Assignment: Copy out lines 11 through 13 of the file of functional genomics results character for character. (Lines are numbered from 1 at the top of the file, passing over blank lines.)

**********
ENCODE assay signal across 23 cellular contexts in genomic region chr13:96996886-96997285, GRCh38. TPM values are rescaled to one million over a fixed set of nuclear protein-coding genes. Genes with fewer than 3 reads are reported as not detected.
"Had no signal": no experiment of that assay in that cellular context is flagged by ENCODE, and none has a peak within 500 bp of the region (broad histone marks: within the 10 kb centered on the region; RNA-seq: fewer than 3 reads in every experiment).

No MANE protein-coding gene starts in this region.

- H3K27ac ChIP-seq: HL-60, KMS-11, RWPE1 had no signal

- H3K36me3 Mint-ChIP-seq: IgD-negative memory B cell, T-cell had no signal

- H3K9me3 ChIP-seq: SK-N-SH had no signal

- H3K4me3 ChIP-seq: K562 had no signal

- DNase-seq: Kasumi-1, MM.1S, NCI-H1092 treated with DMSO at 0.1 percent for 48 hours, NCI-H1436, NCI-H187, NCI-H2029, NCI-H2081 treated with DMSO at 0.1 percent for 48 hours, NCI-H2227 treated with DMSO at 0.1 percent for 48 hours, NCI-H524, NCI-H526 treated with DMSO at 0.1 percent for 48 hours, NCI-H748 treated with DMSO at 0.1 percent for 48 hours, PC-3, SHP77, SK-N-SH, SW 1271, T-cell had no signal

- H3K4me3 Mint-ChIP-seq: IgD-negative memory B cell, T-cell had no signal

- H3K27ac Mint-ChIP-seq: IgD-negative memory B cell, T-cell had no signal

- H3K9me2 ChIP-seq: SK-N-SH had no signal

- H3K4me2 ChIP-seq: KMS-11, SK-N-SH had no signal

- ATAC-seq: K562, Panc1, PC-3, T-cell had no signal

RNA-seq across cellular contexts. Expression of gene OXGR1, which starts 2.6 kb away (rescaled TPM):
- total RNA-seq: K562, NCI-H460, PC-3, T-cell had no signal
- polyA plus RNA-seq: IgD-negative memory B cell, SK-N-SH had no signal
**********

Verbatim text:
- H3K9me2 ChIP-seq: SK-N-SH had no signal

- H3K4me2 ChIP-seq: KMS-11, SK-N-SH had no signal

- ATAC-seq: K562, Panc1, PC-3, T-cell had no signal